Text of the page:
I’m experimenting with DLNA controllers and my question really is about “proprietary vs. standards” – are there DLNA products able to accomplish what the proprietary ecosystems offers? So let’s look at the Sonos home audio system as a case for or against DLNA…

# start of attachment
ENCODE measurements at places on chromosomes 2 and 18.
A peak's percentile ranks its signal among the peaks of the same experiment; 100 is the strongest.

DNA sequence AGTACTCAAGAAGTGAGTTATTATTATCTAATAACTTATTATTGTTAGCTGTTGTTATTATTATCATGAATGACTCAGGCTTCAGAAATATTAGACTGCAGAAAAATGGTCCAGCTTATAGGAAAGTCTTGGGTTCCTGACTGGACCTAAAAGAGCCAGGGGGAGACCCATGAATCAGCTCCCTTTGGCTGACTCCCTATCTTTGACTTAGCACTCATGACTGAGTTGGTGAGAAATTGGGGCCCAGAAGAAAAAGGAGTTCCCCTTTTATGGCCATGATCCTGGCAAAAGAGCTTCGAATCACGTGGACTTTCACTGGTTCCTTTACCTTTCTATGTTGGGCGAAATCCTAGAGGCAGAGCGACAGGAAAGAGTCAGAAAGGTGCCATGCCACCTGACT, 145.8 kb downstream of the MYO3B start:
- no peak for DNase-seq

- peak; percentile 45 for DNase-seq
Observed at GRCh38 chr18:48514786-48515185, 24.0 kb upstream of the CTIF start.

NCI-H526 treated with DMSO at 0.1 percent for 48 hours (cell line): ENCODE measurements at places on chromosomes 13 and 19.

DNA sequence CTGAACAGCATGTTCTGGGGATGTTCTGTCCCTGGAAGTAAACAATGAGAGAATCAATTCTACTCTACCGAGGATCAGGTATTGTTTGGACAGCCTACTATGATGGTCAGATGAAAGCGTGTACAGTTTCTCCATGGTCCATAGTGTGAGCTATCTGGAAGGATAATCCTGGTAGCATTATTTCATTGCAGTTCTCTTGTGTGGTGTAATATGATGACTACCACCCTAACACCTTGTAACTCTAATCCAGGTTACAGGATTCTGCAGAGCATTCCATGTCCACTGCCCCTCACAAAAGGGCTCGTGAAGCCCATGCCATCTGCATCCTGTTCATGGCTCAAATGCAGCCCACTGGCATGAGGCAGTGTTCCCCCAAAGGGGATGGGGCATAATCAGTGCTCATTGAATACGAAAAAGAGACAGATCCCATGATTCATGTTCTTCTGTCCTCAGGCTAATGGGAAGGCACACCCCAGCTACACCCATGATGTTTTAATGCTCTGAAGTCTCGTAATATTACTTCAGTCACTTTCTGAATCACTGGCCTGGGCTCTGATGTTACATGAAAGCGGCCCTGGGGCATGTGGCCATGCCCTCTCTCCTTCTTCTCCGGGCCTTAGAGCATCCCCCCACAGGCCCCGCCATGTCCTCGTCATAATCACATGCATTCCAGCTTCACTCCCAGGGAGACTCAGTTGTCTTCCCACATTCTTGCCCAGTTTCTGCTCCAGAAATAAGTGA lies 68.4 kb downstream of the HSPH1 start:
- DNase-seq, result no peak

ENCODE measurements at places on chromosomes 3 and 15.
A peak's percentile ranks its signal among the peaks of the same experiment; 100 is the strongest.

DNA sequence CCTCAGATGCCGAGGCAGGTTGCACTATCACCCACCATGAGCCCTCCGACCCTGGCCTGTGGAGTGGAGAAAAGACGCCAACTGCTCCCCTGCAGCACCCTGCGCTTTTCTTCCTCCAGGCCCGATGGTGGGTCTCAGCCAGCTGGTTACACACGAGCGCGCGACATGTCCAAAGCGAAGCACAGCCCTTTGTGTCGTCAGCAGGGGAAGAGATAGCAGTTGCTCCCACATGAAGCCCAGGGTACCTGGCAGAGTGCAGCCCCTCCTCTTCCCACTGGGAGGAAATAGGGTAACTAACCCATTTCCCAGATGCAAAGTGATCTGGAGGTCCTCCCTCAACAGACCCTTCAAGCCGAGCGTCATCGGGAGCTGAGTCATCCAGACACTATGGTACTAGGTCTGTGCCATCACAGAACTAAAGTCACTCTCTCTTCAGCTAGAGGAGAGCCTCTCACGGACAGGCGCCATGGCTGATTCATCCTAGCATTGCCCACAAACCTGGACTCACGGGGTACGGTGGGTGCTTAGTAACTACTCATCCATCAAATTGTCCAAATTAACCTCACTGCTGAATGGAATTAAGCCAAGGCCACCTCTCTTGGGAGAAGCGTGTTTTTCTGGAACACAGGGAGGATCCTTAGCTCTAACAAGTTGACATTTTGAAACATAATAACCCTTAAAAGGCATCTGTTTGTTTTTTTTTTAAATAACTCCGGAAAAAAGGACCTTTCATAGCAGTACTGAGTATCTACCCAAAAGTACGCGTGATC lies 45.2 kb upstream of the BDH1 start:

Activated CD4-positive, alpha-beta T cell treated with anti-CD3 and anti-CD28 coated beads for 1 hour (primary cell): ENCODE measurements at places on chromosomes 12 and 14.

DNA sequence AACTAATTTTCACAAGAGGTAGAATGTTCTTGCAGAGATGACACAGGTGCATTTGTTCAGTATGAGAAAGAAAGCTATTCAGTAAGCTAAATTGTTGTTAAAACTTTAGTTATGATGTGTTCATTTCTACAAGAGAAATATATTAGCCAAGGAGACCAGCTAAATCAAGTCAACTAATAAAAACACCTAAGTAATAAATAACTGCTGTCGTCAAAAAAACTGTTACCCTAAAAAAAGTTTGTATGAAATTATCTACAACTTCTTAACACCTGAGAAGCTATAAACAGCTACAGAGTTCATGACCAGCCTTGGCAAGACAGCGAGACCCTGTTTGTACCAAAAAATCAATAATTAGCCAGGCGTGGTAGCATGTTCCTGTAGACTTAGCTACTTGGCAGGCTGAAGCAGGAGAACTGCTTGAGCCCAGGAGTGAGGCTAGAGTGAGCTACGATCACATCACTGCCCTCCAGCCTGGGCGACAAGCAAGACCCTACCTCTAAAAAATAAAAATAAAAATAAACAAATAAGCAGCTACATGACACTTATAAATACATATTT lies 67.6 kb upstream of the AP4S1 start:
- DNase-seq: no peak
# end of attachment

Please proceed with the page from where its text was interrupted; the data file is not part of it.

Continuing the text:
Now, my Sonos is getting a bit aged – the controller looks like an “old” 3G iPod and the new ones they sell today, look more like an iPod Touch. It was a great investment, though; 5 years old and it still is “state of the art” and does everything I want it to do. I think the folks at Sonos are possibly more ingenious and forward-looking than those at Apple (at least within this specialty), but they also have the same emphasis on simplicity and ease of use as Apple. The ZonePlayer has only 3 buttons on it, unlike the myriad of controls on the typical audiophile high-end equipment. And Sonos really has been one or more steps ahead of everyone else – adding services like Rhapsody early on and providing a line-in for your legacy CD player or phonograph. This was back when the closest competition was the Bose iPod SoundDock without the aux input (and yes, I still have mine in the garage).